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abschwar 01-20-2017 07:48 PM

What do these TI terms mean?
I've worked through most of the Ultra-Efficient Freestyle e-book and videos, and while my TI-style front crawl has improved (I think), I'm baffled by some of the terms and concepts.

"engaged core" and "stable core": I'm trying to imagine an "unstable" care and can't. How do you "engage" your core?

"weight shift": Do you actually feel your weight shift? If so, does it feel like one side of your body tipping over to the other?

"holding the water" with hands. You actually feel your hand anchored (so to speak) in the water?

"bodyline is stable and streamlined": I know that traditional swimming uses the term "streamline" to mean holding arms tight above head and compressing the body tightly, usually for an upside-down dolphin kick after flip turn. But what does "streamline" mean in a TI context? And how do you do it?

ssimpson 04-22-2017 10:58 PM

Think of sitting or standing in a slouched position, and someone tells you to sit up straight and get good posture. You use your back and stomach muscles to straighten your spine and elongate your body.

You do the same when you're swimming. Try swimming without using your upper body at all except your arms. Your body will swing around a lot. As you stretch out and tension your upper body, you'll find you flow through the water better. If you do the equivalent of standing tall, you'll find you can also get better reach.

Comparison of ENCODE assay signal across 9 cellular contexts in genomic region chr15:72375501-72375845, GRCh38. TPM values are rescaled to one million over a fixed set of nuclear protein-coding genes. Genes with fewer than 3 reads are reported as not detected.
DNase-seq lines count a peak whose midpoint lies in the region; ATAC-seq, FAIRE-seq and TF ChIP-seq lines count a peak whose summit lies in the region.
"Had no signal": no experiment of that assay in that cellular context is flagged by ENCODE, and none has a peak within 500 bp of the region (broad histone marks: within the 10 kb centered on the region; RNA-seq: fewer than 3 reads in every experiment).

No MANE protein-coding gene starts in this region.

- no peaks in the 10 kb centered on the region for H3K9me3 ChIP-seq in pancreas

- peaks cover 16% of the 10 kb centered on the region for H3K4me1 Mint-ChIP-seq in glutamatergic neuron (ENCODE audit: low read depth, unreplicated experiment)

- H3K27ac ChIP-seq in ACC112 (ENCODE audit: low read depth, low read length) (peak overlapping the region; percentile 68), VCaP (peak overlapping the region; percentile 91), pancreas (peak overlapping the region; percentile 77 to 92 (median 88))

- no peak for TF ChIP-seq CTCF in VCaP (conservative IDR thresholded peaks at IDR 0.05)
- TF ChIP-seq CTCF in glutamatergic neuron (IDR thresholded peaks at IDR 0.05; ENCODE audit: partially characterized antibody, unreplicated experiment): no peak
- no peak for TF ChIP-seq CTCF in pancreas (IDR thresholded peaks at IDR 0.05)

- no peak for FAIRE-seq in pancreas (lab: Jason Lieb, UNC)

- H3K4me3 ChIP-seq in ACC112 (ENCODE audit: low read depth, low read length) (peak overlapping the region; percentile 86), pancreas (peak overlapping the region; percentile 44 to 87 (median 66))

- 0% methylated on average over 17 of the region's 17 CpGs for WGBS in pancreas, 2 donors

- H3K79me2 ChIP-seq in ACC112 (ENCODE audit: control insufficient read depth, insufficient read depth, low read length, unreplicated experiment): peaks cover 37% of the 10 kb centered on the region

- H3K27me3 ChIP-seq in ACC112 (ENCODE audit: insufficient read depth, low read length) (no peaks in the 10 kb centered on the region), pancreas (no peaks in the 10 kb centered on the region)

Also, when you're rolling - your shoulders want to rotate along with your hips. You need tension in your upper body for your shoulder and hips to rotate together.

Tension isn't a great term because you should still feel relaxed - but if you think about standing, you're using your muscles all the time to stand up straight, but that doesn't mean you feel tense - there are core muscles that you use all the time for balance, without feeling tense. Hope this helps.

ssimpson 04-22-2017 11:06 PM

Weight shift
As you roll from one side to the other you can feel a definite weight shift. I visualize it as laying on one shoulder, then releasing and shifting my weight to leaning on the other shoulder.

Just something I've personally found useful...

As an exercise you can have some bounce letting your body raise to the surface as you roll slowly and drop back onto the other side. If you feel you're landing on your shoulder, then you're "swimming downhill" - if you feel like your weight is dropping on the length of your arm then you're "pressing your buoy" OK, but not optimal, and if you fell your weight dropping on your hips then you probably don't have your balance right.

Note I'm not suggesting you should actually bounce in your regular stroke - it's just an exaggeration to get a feel for the weight transfer.

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